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Apeel Sciences brings its super avocados to 1,100 Kroger stores

The company is also introducing its new, longer-lasting limes and asparagus, claiming to double or even triple shelf life.


Apeel Sciences has figured out how to extend the salad days of fruits and vegetables -- and it's bringing the technology to the avocado aisle of 1,100 Kroger grocery stores in the US, starting this month. 

The extra longevity comes from Apeel's special, plant-derived formulation that's applied -- like a second skin -- to a variety of produce. The process can double or, in some cases, triple shelf life. The companies expect the partnership to prevent millions of avocados annually from ending up in landfills.

Kroger, the largest grocery retailer in the US, began selling Apeel avocados exclusively in 109 of its stores earlier this year. Because of the resulting reduction in waste, Apeel says its avocados cost the same or less than other avocados. The company's produce is currently distributed by AWG, the largest food wholesaler to independently owned supermarkets, and is also sold in Costco and Harps Food Stores.

Apeel has applied for 17 patents, so far, in support of its essential innovation: the development of a secondary peel that restricts water and carbon dioxide from escaping from plants -- and oxygen from coming in. "We build an optimized microclimate in each piece of produce," Apeel CEO James Rogers told me. 

A video posted in March compares the lifespans of Apeel fruits and vegetables -- including asparagus, green beans, artichokes, tomatoes, strawberries, apples, bananas and limes -- with that of their untreated counterparts. "It doesn't make a piece of fruit any better," Rogers said. "It just slows it down from getting worse."

The formulation differs from category to category. Apeel extracts molecules from one plant and applies them to the surface of another. The coating is only a couple of hundred nanometers thick, and, as a result, the company claims that there is no perceptible change in the taste, appearance or feel. "We use nature's own defense mechanism," said Rogers.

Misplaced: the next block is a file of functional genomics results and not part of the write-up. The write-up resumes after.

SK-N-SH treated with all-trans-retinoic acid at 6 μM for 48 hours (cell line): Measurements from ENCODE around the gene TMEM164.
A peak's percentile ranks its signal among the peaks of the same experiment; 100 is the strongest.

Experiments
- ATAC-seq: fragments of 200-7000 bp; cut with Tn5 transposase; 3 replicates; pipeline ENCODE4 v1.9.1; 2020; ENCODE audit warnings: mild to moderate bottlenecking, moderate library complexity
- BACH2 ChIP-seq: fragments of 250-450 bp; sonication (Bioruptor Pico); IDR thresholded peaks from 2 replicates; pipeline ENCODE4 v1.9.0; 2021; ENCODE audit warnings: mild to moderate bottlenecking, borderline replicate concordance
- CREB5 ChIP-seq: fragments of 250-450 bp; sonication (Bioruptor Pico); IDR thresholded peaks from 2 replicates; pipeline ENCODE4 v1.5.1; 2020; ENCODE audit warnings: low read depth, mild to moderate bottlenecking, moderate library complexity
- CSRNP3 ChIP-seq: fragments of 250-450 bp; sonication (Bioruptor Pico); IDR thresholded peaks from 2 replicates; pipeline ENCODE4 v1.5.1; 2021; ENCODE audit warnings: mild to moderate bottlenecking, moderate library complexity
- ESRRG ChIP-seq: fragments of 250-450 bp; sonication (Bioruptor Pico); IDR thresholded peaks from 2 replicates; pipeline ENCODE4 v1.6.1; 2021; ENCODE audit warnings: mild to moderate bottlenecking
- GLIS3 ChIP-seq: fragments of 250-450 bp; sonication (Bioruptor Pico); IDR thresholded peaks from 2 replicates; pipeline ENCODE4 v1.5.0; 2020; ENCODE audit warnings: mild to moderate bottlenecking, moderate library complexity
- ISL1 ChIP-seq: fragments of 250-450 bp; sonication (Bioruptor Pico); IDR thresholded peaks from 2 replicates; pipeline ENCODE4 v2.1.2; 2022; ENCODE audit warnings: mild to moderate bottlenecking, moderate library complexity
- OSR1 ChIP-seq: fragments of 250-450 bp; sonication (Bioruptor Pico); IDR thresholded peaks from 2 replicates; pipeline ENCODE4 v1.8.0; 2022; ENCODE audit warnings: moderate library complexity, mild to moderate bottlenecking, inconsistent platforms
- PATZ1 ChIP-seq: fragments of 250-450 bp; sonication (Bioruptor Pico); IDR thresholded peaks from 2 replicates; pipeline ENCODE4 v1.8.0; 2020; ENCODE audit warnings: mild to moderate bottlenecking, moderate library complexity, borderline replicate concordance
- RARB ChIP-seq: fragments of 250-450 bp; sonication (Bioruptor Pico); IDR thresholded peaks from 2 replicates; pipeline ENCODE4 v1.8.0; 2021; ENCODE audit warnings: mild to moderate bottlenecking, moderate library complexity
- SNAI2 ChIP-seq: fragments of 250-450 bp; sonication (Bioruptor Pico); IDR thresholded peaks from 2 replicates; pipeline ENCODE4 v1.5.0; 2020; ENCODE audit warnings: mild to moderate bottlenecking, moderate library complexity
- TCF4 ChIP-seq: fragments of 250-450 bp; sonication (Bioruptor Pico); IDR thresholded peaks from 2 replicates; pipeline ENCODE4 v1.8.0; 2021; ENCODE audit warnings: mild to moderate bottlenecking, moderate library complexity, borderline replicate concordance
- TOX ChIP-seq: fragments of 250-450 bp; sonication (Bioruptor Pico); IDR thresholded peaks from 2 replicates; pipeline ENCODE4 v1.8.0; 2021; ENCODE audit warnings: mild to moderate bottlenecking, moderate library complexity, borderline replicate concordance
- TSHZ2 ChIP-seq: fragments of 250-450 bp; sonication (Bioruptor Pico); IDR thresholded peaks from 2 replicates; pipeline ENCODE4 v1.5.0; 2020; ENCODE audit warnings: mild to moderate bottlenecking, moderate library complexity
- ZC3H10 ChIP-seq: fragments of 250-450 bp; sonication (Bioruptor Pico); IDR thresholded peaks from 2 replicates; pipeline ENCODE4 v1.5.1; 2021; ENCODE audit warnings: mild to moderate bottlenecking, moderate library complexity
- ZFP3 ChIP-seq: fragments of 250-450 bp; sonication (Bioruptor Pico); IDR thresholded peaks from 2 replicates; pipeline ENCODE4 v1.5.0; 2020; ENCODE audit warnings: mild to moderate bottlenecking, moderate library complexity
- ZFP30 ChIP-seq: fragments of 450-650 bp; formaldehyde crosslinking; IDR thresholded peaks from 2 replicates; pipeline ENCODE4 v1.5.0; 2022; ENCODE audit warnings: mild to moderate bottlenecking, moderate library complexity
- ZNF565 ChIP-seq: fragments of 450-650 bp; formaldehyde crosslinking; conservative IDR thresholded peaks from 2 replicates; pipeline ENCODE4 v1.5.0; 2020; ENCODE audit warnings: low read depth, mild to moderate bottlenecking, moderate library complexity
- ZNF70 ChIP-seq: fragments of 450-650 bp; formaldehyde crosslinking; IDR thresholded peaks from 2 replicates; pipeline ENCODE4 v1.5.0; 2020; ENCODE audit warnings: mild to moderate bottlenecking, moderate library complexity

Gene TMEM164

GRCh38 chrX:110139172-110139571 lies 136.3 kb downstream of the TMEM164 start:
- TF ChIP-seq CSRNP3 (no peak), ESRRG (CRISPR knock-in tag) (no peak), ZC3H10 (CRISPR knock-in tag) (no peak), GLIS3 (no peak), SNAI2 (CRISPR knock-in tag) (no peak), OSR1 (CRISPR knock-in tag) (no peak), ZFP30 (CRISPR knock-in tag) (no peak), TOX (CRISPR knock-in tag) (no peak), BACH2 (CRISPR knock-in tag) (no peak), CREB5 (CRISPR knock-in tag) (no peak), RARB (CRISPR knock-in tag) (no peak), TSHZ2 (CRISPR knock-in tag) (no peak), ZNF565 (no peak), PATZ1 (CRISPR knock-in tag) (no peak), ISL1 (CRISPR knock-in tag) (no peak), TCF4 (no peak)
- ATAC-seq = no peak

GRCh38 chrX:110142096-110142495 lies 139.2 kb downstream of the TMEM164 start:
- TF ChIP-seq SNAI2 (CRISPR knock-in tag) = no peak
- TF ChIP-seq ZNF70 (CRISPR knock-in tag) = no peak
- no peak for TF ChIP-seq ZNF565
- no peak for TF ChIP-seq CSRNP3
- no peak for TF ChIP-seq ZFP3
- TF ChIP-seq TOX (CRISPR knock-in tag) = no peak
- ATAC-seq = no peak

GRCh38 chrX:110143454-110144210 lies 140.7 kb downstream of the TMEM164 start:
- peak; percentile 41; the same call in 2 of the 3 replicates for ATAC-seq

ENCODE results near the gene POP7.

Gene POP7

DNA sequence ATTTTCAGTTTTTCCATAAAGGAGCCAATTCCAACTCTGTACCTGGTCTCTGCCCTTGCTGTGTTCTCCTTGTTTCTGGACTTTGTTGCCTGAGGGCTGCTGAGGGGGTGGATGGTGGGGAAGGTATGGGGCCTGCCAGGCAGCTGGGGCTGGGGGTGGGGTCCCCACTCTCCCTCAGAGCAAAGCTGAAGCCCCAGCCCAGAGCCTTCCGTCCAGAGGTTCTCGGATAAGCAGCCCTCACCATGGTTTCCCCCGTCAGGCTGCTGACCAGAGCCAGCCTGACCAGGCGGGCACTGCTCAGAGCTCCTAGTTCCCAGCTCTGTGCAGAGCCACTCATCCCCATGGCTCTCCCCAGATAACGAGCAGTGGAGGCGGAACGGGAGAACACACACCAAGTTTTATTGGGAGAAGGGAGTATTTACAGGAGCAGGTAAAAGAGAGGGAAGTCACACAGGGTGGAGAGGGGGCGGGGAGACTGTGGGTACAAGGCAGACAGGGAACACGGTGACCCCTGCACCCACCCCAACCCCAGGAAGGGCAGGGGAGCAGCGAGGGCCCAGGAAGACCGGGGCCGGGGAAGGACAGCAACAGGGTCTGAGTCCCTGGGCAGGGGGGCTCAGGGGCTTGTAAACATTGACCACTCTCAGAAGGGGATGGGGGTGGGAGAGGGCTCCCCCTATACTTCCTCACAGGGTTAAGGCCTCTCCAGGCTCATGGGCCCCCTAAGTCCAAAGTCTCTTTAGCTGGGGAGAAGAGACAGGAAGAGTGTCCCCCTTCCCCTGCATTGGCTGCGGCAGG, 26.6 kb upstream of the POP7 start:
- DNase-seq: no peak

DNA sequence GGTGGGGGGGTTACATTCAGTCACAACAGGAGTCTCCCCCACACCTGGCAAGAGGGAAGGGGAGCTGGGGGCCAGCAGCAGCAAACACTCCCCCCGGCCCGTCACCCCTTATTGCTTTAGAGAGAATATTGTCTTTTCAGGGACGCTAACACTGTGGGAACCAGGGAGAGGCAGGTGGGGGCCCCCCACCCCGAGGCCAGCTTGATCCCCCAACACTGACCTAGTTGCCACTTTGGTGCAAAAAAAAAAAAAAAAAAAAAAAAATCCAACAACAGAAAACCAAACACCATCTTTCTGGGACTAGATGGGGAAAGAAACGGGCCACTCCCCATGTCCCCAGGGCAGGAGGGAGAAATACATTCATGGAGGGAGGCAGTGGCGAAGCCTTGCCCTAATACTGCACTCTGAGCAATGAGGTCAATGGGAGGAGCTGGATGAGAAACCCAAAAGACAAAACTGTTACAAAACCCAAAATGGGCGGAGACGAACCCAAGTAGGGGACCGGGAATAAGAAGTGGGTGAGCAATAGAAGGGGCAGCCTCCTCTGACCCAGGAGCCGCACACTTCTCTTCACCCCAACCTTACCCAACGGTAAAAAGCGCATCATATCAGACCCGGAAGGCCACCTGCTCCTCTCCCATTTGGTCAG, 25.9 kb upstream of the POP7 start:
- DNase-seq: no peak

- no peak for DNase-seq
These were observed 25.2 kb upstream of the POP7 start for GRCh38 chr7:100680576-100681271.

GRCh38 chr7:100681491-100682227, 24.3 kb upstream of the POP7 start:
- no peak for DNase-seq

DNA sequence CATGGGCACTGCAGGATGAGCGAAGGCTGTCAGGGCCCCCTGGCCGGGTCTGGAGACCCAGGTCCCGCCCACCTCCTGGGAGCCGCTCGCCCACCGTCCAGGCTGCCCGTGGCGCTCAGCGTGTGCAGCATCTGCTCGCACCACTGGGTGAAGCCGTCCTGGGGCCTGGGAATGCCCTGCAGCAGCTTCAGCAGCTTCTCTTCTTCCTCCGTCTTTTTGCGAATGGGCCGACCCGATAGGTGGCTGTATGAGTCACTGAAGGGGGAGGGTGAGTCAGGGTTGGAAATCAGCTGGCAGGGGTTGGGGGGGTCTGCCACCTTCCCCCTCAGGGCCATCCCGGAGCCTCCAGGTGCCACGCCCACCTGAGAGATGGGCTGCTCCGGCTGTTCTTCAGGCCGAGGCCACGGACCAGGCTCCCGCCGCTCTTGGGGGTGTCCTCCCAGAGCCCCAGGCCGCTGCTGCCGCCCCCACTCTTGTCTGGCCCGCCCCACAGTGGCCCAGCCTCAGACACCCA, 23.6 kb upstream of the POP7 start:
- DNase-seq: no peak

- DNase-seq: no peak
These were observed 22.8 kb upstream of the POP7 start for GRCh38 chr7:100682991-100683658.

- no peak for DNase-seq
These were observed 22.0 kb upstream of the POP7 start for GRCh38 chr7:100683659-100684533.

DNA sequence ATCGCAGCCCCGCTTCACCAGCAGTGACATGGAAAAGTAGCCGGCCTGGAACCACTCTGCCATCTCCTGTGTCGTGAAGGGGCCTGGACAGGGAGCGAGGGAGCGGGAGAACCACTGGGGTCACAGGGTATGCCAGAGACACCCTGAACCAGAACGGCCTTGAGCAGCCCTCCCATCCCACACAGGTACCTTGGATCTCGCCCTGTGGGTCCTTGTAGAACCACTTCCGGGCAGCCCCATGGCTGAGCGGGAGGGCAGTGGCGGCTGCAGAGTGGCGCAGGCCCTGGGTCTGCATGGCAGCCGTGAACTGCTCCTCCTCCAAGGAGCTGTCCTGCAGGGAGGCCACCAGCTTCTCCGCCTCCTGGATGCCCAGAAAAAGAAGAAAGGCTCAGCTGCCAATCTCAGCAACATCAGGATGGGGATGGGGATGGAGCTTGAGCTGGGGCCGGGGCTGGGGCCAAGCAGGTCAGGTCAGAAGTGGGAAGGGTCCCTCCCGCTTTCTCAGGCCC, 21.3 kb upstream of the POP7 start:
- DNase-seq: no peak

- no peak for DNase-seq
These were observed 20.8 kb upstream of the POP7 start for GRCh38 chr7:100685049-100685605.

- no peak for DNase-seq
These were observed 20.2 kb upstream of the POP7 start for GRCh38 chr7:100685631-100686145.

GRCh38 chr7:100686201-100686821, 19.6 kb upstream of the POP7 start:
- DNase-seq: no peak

Today, Apeel's proprietary formulation may be applied at a farm or supplier location or once it arrives at a distributor or retail outlet in the US. Apeel's asparagus, for example, gets treated at the packing house in Peru. At that point, it should last for about 30 days, compared with the 12 days that the average bunch of asparagus lasts. According to Rogers, Apeel's avocados, which are treated after they arrive in the US, will remain ripe for an additional two to four days. 

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So far, Apeel has developed formulations for about 50 different kinds of produce including apples, artichokes, bananas, beans, blueberries and tomatoes. The company also announced today that it would begin selling limes and asparagus in Kroger's stores around Cincinnati, Ohio, later this fall. 

Kroger and Apeel both cite lofty aims with their collaboration. Kroger has promoted the initiative under its "Zero Hunger/Zero Waste" program that raises money to mitigate hunger and reduce food waste. In the US, roughly one in eight people struggle with hunger and between 30% and 40% of the food produced is thrown away

Produce that lasts longer -- on store shelves as well as in restaurants and homes -- has environmental benefits beyond diverting waste from landfills, however. Apeel and Kroger say that their partnership will help preserve dozens of acres of farmland and save over a billion gallons of water per year. 


And it may also help reduce carbon emissions. A bunch of asparagus that would normally be transported by airplane can now be shipped on a boat, with a dramatically lower environmental impact. (Because it is transported almost exclusively by air due to its short shelf life, asparagus is currently among the most expensive types of produce -- from both an environmental and financial perspective.) According to Dr. Tristan Smith, a professor at the University College of London and an expert on shipping emissions, freight moved by aviation produces approximately 100 times more greenhouse gas per metric ton of cargo than shipping by sea. 

James Rogers launched Apeel Sciences in 2012 as a graduate student at the University of Santa Barbara, with a $100,000 grant from the Bill and Melinda Gates Foundation. The company has since raised  $110 million from investors including Andreessen Horowitz, Viking Global Investors and Upfront Ventures. Former Whole Foods Market co-CEO Walter Robb joined the company's board of directors in 2018. 

Originally published Sept. 18, 3:30 a.m. PT. 
Update, 8 a.m.: Adds information about Apeel's patent applications.

The information contained in this article is for educational and informational purposes only and is not intended as health or medical advice. Always consult a physician or other qualified health provider regarding any questions you may have about a medical condition or health objectives.